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Most people think of high-performing printers as being relatively innocuous tech devices. They perform a somewhat basic function — printing documents. Or in some cases, all-in-one printers also support faxing and making copies. But a printer that’s connected to your wireless network can also serve a more nefarious purpose. An unsecured connected printer can serve as a point of entry for hackers to access sensitive information. And for this reason, enabling key printer security features is an important step you need to perform after adding it to your network.
According to the tech giant HP, there are roughly 30 million printers and multipurpose devices that are connected to networks across the United States and Western Europe. However, printers are 68% more likely to be the source for external breaches and 118% more likely to be the cause of an internal breach.
Often hackers rely on printer malware to infiltrate your system. Once inside, they can:
Talking about the risk of a data breach through something as common as a printer can sound terrifying — especially when you consider how many data breaches can occur in a year. One of the most ignored safety measures is to power down your printer when not in use. Thankfully, there are easy steps you can take to protect your data and secure your printer from any malicious attacks.
This applies to both home and office use. But if you leave the administration panel set to the default password when you received the printer, you’re inviting a data breach. Change the password to something more secure that relies on a combination of upper and lowercase letters, numbers, and special characters.
Depending on your printer, there may be unnecessary protocols that are enabled. For example, HTTP, FTP, and Telnet are all services that aren’t particularly secure and make breaches easier for hackers to attempt. To protect your printer, disable these features.
Every time a device is connected to the internet, it represents a potential weak point where a hacker can infiltrate. Especially for homes or businesses that rely on multiple printers, consider limiting the number of printers that are connected to the network.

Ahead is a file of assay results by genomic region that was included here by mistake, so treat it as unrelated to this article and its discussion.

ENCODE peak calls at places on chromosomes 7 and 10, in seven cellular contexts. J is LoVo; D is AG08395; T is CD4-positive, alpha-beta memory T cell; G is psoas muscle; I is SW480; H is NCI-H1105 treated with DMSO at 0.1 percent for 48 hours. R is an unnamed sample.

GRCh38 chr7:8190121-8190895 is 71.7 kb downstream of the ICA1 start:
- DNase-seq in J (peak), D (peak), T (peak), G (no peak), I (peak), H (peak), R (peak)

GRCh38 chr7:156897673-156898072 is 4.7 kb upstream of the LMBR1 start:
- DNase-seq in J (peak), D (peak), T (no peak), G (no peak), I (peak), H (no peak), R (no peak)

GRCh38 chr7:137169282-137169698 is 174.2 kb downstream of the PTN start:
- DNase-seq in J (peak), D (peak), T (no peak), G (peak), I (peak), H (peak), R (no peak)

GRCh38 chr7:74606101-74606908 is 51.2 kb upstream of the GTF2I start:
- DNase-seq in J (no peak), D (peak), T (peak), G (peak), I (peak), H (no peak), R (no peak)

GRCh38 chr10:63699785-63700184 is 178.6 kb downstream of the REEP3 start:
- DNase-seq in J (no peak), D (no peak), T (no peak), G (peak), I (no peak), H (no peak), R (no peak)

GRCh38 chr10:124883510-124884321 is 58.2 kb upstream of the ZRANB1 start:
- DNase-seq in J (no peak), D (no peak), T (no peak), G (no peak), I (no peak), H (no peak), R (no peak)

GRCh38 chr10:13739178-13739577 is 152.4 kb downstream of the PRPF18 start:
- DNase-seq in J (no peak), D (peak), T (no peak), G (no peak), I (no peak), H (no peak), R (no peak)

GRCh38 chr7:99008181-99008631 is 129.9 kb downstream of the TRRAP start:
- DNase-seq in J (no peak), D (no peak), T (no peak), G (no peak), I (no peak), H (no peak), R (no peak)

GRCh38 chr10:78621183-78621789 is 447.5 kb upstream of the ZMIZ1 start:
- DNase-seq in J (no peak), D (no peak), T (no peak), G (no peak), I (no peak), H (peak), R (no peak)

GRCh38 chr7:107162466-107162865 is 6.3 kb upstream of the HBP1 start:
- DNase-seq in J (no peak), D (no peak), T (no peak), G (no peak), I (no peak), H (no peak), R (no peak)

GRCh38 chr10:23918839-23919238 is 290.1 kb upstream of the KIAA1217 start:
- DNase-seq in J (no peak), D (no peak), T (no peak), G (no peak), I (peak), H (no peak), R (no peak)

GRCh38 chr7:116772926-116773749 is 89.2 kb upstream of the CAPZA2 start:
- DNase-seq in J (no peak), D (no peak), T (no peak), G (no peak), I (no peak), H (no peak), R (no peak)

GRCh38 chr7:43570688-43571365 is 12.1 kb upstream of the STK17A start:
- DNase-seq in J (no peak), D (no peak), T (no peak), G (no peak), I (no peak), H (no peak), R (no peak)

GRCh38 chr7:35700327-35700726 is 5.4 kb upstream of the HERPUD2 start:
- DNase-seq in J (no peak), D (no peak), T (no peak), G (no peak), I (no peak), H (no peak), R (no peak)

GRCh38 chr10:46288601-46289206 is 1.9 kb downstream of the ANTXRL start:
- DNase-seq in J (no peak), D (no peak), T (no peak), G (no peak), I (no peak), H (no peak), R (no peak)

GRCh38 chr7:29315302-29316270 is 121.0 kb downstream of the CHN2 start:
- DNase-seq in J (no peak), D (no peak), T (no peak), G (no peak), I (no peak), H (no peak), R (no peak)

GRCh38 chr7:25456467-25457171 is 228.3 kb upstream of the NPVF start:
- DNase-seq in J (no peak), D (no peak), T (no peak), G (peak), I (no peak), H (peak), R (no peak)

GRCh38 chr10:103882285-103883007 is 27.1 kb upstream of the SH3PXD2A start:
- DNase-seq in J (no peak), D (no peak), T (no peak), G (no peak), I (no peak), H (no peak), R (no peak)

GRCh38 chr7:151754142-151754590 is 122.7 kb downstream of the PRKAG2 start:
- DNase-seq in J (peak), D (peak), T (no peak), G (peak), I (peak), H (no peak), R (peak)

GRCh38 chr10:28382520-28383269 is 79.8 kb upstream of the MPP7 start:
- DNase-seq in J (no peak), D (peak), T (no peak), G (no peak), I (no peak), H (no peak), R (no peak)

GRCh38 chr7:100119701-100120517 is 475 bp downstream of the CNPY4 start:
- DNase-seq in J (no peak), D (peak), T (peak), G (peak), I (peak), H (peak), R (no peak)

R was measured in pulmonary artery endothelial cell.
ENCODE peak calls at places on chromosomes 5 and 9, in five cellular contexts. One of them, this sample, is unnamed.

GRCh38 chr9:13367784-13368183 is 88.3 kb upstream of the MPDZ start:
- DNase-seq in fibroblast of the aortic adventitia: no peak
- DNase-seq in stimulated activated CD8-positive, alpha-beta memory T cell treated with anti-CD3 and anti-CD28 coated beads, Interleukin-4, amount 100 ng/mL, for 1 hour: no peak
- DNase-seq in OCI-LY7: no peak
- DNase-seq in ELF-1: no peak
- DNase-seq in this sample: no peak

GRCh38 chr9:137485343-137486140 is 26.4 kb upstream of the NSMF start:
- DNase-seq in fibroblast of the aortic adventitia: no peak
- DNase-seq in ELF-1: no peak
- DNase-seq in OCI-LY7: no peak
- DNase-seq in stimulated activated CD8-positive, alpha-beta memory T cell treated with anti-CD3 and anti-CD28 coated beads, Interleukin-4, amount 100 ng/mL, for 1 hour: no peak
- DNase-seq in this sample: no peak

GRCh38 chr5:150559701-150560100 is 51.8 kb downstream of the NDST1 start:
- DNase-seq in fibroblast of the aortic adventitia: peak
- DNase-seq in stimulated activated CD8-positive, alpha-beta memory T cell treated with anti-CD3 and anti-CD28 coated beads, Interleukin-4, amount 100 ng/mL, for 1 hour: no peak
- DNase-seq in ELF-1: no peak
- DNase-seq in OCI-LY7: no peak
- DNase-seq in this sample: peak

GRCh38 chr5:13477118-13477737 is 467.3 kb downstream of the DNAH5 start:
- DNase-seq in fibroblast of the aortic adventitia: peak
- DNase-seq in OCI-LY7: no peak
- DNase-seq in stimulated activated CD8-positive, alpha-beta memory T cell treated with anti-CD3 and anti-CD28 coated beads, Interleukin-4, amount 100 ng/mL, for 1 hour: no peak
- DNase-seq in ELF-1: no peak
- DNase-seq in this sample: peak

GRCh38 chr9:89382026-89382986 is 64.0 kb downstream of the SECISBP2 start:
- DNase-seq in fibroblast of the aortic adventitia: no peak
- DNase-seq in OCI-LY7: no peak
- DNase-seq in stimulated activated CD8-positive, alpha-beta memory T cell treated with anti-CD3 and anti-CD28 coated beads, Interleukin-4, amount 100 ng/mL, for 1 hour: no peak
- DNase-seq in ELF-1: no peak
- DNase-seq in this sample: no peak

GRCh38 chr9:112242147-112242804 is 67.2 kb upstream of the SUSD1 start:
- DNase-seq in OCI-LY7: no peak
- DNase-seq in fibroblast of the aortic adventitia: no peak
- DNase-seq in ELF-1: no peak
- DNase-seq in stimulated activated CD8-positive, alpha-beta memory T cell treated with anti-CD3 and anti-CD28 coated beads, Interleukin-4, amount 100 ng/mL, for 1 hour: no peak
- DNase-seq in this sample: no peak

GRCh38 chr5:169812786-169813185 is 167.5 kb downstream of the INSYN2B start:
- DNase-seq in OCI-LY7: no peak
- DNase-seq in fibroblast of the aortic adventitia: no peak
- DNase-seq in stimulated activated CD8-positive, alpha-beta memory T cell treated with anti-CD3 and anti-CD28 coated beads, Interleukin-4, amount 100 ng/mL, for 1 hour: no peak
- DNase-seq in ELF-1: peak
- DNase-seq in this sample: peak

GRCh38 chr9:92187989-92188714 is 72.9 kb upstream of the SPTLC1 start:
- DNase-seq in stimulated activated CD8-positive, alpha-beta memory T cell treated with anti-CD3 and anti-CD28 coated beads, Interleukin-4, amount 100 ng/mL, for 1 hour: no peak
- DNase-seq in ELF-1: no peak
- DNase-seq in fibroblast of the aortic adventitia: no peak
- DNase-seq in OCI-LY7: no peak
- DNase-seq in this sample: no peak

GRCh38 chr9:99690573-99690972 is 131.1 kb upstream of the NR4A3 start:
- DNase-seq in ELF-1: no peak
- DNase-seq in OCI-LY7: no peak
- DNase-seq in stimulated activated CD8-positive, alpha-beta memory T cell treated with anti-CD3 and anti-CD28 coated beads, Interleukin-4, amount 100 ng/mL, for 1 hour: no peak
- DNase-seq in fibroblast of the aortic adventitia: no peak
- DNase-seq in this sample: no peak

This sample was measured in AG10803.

Alternatively, the printers that aren’t on the network can still be accessed either by a direct cable connection or taking advantage of local access connections that aren’t internet-accessible but still allow for people to use them remotely.
This is a smart step that ensures that even if your files fall into the wrong hands, they’re not accessible. Many operating systems have built-in encryption software. Likewise, these days many printers also come standard with encryption software to protect information that’s being transmitted wirelessly.
Many printers also come standard with encryption software to protect information that’s being transmitted wirelessly.
Old firmware is easier to hack than one that’s kept current. The reason firmware is updated is to correct security vulnerabilities. If you aren’t updating your printer’s firmware, you’re leaving yourself and your data at the mercy of potential hackers. Instead, keep your firmware current by periodically checking for updates or updating the firmware when your printer prompts you.
Many printers are designed to store print history. While this may be convenient if you need to make another copy of a document, it also serves as a security weakness. A secure printer should offer a feature that allows you to protect that information so that people can’t randomly access the printer history and associated documents.
These days, you can find printers that offer preventative features designed to thwart hackers and prevent data breaches.
These days, you can find printers that offer preventative features designed to thwart hackers and prevent data breaches. Many printers can auto-detect an attack and also take preventative measures to prevent future attacks. You can also leverage usage tracking which can alert you of unauthorized usage attempts. And having a sign-in feature piggybacks off of the tracking, and ensures that only people given access to your printer can use it.
If you’re relying on an older printer that is connected to the network but lacks essential security protocols, it might be time to upgrade to a model that offers more protection. Also, another issue you need to understand is your printer’s page yield. This is how many pages your printer can print before the ink or toner needs to be replaced.
Old firmware is easier to hack than one that’s kept current.
What security is available in printing and how should it be applied?
One of the best things you can do is rely on encryption to send print jobs to prevent interception. Also, consider changing the default password on your printer and tracking access through features like a PIN code.
Are printers a security risk?
Yes, they can be if they’re connected to your network. In particular, they serve as an unsecured access point to your network, allowing hackers to access sensitive information or take over the device.
Can I be hacked through my printer?
Yes, you can if it’s connected to a network. Hackers can then use that connection to access your computer and collect sensitive information.
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